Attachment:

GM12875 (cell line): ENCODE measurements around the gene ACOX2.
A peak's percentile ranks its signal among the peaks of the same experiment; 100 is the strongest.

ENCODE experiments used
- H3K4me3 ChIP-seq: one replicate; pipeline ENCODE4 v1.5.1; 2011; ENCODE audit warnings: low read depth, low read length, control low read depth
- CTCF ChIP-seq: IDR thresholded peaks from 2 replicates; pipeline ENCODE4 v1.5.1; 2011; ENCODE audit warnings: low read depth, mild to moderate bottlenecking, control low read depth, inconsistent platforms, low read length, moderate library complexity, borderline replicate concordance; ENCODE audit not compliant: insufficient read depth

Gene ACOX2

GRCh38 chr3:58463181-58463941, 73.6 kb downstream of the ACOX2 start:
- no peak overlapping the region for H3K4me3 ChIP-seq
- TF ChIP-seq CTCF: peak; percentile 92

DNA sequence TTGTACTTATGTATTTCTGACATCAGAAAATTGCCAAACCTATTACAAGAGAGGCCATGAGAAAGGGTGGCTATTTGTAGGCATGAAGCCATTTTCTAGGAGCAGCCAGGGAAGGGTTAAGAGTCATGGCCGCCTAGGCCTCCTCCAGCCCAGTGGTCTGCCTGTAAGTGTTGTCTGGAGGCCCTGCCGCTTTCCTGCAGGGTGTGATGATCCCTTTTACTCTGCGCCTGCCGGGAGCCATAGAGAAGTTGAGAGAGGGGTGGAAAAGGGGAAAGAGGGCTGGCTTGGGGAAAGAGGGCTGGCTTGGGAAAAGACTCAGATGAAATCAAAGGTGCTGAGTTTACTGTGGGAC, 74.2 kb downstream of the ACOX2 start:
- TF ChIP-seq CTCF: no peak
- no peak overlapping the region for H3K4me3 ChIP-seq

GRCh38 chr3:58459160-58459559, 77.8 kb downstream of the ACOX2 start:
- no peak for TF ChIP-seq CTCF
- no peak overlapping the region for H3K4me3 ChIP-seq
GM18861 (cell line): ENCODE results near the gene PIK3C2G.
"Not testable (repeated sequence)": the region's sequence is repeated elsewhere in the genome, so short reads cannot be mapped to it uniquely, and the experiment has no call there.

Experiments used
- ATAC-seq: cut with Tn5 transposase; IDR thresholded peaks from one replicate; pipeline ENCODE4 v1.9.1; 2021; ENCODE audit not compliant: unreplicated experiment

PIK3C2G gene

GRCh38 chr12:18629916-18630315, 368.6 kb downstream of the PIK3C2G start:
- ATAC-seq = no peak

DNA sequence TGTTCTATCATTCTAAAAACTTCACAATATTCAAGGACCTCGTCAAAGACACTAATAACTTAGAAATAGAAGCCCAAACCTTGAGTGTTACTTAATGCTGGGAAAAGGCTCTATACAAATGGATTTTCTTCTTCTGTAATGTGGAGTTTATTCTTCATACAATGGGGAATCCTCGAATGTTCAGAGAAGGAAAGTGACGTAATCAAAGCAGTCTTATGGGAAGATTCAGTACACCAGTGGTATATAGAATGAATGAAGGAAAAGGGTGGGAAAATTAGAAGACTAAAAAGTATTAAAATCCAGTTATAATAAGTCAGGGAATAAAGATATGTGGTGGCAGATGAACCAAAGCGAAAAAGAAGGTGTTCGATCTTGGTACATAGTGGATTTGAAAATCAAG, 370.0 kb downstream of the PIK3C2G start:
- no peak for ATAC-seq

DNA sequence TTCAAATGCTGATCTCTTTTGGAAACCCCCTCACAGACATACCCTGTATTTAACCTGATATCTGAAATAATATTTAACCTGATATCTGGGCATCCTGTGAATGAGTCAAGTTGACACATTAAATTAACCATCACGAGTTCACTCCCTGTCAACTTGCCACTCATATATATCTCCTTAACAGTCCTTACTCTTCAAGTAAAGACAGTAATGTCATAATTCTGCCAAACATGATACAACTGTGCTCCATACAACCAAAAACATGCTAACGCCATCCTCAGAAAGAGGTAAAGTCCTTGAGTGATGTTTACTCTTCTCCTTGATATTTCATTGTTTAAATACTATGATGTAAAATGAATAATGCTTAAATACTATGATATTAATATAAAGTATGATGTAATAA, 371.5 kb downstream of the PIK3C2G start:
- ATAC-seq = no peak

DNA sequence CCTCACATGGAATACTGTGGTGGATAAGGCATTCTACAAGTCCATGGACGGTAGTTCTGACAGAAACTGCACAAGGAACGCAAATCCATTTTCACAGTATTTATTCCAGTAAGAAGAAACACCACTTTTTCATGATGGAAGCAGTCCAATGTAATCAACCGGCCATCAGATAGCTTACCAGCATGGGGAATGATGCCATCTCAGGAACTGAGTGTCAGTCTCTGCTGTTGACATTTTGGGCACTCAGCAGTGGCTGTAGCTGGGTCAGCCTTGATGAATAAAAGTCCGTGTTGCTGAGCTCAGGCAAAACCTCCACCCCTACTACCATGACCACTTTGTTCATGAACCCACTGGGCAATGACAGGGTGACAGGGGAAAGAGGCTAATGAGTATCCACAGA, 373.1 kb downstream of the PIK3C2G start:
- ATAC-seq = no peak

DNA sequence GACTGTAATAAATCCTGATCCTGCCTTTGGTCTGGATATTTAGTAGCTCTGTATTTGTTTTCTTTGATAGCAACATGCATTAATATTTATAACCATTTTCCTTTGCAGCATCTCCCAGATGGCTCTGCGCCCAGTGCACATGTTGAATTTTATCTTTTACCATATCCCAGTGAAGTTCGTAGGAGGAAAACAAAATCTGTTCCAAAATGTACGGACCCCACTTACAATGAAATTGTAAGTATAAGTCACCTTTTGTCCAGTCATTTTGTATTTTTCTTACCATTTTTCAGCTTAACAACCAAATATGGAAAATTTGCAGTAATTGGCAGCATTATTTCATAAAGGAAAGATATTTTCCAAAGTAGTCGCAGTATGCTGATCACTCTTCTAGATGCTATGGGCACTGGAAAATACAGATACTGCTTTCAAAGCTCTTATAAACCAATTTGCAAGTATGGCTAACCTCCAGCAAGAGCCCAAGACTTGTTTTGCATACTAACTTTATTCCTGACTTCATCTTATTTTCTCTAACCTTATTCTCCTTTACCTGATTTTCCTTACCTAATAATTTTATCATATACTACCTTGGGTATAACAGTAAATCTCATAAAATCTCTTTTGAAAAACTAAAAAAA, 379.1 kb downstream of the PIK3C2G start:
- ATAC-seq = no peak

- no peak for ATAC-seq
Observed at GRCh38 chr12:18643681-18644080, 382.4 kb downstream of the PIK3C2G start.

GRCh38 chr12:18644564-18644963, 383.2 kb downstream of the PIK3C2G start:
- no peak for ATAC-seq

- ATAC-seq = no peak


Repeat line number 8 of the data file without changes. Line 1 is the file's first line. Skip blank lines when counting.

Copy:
- no peak overlapping the region for H3K4me3 ChIP-seq